Bank bosses called to account as break-up inquiry begins

The bosses of Britain’s biggest banks have been hauled in
to meetings with Sir John Vickers ahead of the publication this week of the key
issues he intends to examine in his independent review of banking.

Set up by the coalition to consider breaking up the
banks, the commission will on Friday make its first public statements as
Vickers, its chairman, and four other members begin their year-long review.
Their findings could lead to dramatic changes in the way in which the banking
industry is structured.

Vickers, an economist and former head of the Office of
Fair Trading, is understood to have already held discussions with the heads of
the banks that he regards as crucial to his inquiry – the Royal Bank of
Scotland
(RBS), Lloyds
Banking Group
, Barclays, HSBC and Spain’s
Santander.

The inclusion of Santander is crucial, analysts said, as
it demonstrates that the commission is not focused only on the politically
sensitive issue of whether “casino” investment banks should be carved
out of high street banks – a matter of concern to Barclays, RBS and HSBC. It is
also considering the wider issue of competition in the banking sector, which
has become more concentrated since the financial crisis.

Lord Oakeshott, Liberal Democrat Treasury spokesman, said
he believed both questions would be examined. “The commission has two
tough challenges – how to split investment banking from basic banking and then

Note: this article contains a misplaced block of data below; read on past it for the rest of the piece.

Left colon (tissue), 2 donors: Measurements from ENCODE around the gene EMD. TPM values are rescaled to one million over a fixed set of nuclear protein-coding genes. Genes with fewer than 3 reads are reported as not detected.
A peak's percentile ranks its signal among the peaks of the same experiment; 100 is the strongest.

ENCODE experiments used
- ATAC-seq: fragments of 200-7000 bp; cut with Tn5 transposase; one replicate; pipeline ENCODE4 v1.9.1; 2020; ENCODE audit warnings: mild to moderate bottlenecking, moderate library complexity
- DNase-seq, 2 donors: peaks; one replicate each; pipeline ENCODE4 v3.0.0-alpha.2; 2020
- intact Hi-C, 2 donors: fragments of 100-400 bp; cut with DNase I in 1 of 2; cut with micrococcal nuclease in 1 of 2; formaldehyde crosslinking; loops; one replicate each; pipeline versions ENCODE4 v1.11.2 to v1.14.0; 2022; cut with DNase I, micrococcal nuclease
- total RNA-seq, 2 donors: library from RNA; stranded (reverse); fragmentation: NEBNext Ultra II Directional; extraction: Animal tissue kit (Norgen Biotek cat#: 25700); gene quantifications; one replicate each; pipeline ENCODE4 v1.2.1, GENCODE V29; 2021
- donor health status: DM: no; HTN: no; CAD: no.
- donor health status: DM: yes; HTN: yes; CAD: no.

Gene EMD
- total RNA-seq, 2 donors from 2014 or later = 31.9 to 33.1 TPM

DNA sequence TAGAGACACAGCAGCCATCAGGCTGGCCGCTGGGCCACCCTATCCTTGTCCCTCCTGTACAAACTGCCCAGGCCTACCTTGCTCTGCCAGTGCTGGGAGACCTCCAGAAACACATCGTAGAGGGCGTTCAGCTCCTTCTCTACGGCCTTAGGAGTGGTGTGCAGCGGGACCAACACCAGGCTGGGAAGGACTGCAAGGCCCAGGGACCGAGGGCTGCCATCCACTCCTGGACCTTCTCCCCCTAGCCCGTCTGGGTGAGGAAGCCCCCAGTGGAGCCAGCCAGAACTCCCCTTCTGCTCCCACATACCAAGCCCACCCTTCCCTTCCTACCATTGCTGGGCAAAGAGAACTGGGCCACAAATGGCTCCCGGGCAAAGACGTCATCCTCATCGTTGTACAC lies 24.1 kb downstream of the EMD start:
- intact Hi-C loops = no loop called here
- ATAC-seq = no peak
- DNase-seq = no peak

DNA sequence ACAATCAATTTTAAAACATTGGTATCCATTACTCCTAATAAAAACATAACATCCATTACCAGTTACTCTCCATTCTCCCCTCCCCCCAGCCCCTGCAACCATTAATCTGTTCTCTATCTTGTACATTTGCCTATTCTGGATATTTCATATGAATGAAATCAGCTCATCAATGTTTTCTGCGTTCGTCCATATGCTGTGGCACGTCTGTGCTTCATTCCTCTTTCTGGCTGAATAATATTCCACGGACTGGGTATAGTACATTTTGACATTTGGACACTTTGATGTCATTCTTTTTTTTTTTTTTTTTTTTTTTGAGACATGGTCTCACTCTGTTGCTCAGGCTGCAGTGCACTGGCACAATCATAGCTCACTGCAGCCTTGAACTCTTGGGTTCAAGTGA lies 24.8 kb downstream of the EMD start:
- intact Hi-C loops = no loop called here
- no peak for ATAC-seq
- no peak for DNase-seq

give retail customers real choice. We Liberal Democrats believe it can’t and
won’t duck either of them,” Oakeshott said, as the Lib Dems gathered in
Liverpool for their party conference.

Santander has grown rapidly during the financial crisis,
adding Alliance & Leicester and Bradford & Bingley to its Abbey
National franchise. In addition, the Spanish bank is in the process of buying
318 branches that RBS has been forced to sell by the EU in return for the
taxpayer bailout.

Lloyds has also been transformed after being allowed by
Labour to rescue HBOS during the banking crisis, even though the deal breached
competition rules.

The two state-backed banks, RBS and Lloyds, could both be
affected by the commission’s recommendations, and the City minister Mark Hoban
has already admitted that any share sales will be delayed as a result of the
review.

A decision to recommend a carve-up of investment banking
and high street banking would force restructuring of RBS, while concerns about
retail competition could hurt Lloyds.

The commission’s meetings have been held in private until
now, but Friday marks the start of its attempt to conduct its work in public. A
handful of debates will be held nationwide to allow members of the public to
make their views known.

The five key banks are also expecting to be sent
questionnaires in the coming weeks, and the commission will set out its initial
thinking next March before finalising a report to present to the cabinet
sub-committee overseeing banking reform in a year’s time. That cabinet
committee is chaired by George Osborne, while HSBC’s outgoing chairman, Stephen
Green – who has promoted “big” banks – will have a seat at the table
once he becomes trade minister in the new year.

While the commission does not have any powers to compel
the banks to co-operate, sources believe that political pressure should be
strong enough to ensure that they comply with requests for information.

The other members of the commission are the former
Barclays chief executive Martin Taylor, former investment banker Bill Winters,
Financial Times columnist Martin Wolf and former energy regulator Clare
Spottiswoode.

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